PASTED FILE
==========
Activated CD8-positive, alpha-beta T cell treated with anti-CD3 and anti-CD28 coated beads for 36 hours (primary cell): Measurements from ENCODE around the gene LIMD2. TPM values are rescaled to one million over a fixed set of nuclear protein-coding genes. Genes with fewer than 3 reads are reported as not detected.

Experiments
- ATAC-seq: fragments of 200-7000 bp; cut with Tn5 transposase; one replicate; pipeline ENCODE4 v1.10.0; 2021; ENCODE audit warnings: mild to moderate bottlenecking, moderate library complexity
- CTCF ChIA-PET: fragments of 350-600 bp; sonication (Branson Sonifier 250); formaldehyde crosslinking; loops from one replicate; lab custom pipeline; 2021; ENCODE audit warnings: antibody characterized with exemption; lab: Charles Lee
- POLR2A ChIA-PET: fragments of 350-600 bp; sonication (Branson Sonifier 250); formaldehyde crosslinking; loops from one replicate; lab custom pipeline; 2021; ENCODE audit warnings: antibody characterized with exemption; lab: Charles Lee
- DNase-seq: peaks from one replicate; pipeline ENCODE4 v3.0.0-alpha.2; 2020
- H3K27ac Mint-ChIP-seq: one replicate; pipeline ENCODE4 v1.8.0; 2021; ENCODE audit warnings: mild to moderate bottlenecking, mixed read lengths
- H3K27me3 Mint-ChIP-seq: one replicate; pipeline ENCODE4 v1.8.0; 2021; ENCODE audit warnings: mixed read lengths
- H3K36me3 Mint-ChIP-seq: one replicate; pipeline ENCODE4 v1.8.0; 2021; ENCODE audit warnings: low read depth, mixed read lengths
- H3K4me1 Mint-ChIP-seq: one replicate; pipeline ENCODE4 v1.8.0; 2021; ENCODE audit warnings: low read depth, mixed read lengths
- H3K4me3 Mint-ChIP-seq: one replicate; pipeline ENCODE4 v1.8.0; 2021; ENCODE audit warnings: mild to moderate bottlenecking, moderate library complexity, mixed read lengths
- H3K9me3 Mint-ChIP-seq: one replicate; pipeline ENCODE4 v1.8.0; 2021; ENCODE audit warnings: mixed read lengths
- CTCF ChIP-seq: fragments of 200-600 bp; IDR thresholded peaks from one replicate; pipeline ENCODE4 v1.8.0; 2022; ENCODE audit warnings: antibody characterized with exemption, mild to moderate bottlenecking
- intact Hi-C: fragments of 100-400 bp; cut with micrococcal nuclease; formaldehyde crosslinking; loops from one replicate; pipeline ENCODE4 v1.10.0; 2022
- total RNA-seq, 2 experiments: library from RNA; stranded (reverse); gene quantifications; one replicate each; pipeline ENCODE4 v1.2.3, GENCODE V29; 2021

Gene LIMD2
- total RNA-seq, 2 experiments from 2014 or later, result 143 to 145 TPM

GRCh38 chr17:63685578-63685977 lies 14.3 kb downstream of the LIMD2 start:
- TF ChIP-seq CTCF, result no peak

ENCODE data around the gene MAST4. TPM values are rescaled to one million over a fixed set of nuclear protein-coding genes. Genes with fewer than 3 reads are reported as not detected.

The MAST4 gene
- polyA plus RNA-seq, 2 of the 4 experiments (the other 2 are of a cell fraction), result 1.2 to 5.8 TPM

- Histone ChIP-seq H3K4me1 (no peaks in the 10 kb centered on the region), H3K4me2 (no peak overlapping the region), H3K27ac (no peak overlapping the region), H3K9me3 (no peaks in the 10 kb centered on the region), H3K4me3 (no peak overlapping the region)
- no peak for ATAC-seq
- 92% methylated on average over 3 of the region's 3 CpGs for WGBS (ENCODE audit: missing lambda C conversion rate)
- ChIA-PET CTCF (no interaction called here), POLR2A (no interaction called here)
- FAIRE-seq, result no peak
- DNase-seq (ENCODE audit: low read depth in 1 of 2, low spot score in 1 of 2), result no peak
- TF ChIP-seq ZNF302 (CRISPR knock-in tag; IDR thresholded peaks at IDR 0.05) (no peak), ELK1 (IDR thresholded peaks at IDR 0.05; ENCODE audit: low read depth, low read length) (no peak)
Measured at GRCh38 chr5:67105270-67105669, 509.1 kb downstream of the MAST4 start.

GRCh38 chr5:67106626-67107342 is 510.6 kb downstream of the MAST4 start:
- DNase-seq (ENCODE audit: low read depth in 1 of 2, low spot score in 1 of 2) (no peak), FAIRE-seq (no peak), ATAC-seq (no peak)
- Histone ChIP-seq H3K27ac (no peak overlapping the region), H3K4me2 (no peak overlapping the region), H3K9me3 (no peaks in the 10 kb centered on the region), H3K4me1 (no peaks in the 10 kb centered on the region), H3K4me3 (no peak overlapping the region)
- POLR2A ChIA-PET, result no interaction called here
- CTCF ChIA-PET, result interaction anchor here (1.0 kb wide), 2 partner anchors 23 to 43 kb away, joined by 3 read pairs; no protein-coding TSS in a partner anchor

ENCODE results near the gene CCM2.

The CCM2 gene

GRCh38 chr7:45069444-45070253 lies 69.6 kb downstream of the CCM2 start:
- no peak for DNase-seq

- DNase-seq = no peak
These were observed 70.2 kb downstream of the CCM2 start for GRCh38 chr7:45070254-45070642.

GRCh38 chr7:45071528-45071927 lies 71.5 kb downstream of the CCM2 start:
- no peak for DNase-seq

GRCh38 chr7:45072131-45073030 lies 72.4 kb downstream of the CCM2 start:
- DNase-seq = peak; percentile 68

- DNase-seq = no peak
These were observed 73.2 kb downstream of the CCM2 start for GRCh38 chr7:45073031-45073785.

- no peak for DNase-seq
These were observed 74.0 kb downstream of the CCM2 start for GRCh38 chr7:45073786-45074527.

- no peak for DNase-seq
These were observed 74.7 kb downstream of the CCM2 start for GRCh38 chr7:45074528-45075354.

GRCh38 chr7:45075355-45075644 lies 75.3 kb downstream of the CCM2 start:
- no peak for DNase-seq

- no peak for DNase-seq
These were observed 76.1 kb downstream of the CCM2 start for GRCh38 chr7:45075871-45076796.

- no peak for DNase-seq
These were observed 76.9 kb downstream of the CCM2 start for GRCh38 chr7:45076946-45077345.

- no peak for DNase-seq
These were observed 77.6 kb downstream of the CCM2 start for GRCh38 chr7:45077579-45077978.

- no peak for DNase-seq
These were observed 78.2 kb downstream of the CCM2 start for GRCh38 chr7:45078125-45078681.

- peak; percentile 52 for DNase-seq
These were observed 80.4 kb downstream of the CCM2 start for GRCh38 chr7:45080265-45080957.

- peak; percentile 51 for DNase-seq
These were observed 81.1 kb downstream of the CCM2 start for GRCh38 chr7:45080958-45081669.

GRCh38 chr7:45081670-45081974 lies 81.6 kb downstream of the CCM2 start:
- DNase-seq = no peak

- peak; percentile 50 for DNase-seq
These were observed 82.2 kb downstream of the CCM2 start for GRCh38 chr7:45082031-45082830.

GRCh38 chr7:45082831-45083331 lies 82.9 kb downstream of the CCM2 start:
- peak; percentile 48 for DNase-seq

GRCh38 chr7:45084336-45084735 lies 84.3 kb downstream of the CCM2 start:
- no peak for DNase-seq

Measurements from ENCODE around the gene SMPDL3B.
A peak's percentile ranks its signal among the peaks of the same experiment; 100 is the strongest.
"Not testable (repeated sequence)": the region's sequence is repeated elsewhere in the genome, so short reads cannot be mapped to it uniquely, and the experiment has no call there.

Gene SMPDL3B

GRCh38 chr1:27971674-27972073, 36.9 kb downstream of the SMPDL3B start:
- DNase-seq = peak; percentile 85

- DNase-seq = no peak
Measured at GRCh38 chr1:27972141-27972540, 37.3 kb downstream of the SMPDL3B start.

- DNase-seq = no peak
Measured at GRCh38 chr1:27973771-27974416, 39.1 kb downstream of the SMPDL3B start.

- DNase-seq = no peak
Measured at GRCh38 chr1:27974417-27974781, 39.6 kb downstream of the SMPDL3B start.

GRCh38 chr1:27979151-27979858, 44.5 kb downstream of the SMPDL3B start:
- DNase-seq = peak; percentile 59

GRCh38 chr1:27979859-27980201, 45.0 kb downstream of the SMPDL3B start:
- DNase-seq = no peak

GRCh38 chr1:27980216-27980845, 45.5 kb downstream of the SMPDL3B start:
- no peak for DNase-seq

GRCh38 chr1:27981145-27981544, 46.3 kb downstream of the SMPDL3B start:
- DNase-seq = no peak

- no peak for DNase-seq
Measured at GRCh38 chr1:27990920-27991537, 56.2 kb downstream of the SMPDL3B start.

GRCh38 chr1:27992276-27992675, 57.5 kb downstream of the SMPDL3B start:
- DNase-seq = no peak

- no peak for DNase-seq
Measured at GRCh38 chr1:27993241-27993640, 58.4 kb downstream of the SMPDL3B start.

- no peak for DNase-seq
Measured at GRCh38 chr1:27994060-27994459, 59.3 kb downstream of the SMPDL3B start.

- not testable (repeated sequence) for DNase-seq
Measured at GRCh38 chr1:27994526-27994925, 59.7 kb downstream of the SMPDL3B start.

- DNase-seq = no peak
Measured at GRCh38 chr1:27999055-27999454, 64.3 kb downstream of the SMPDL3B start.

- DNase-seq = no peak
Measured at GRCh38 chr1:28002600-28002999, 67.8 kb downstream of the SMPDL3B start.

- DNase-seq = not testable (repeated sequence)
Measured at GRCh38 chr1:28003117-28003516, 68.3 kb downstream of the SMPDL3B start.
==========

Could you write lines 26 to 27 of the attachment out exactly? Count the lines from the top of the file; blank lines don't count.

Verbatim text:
- ChIA-PET CTCF (no interaction called here), POLR2A (no interaction called here)
- FAIRE-seq, result no peak